We are looking at early stage exploration and projects with existing resources.

 

Turning to energy metals and minerals can you explain what you mean by “interest from third parties”?

As a Company, we are very excited by gold as a commodity focus, and we know our current and potential investors are too.  That should not mean that we turn off to other opportunities and it has become increasingly clear to us that there is considerable interest in the energy metals and minerals segment.

The general interest of investors is a good thing and we need to be aware of that.  However, there are also a number of organisations external to ECR who are keen to build a pipeline in energy metals and minerals.

In fact, the evident strategic drive to build this pipeline is demonstrated by the potential offer of capital to finance new ventures should the company be able to identify suitably meritable projects.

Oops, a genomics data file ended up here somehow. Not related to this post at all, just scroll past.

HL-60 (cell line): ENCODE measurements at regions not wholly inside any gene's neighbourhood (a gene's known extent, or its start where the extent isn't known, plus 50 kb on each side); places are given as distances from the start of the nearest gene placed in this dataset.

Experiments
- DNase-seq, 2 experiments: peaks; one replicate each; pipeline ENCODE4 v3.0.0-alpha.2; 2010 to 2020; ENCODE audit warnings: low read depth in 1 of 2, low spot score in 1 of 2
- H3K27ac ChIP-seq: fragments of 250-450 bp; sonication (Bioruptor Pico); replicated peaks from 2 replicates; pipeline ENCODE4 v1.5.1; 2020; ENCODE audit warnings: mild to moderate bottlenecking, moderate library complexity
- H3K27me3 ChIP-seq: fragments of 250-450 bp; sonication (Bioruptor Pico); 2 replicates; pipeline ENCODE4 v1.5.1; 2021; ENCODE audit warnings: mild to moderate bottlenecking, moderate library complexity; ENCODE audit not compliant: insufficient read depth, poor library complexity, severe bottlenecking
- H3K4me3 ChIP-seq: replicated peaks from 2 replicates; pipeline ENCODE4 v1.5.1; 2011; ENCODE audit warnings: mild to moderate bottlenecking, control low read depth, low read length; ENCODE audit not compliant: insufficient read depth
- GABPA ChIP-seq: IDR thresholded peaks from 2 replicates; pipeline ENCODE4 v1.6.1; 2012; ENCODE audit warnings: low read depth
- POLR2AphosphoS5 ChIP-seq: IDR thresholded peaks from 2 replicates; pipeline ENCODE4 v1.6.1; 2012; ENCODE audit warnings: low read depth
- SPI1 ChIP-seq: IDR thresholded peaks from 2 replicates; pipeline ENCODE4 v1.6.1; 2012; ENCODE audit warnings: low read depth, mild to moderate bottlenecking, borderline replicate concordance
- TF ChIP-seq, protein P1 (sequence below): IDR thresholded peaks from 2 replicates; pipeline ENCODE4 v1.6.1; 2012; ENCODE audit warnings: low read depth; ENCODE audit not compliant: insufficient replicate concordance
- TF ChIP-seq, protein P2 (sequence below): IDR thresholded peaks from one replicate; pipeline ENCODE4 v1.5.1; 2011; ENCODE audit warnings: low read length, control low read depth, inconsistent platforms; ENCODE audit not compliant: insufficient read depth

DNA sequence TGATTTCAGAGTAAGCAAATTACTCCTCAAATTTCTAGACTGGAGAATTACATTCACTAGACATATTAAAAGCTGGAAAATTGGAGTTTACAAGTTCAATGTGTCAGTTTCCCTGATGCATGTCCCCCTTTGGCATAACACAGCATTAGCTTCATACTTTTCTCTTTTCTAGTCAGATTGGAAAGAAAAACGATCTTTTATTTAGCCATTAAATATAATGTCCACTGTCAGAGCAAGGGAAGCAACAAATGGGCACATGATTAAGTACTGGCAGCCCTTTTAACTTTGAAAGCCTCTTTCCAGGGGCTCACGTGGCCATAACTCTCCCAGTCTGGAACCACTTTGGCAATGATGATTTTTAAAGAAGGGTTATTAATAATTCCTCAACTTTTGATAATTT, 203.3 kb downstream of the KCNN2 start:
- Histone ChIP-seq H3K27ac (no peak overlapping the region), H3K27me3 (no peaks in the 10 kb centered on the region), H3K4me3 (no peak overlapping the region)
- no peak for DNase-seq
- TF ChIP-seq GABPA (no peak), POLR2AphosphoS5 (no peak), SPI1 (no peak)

What is particularly appealing is the interest in ECR to act as a vehicle for new opportunities in respect of gold and energy metals & minerals.

Market conditions may be difficult but that is giving us a real opportunity to stand apart from the crowd by building our business in this downturn phase. The cash at bank and potential third party engagement helps of course.

 

Can you give us an indication of the type of energy metal or mineral project you are looking for?

Again, its difficult to answer too specifically as that information should be centred on market announcements. However, we have identified through our network various interesting projects in Australia and elsewhere.  These are across multiple commodity categories including cobalt, copper, lithium, uranium and vanadium.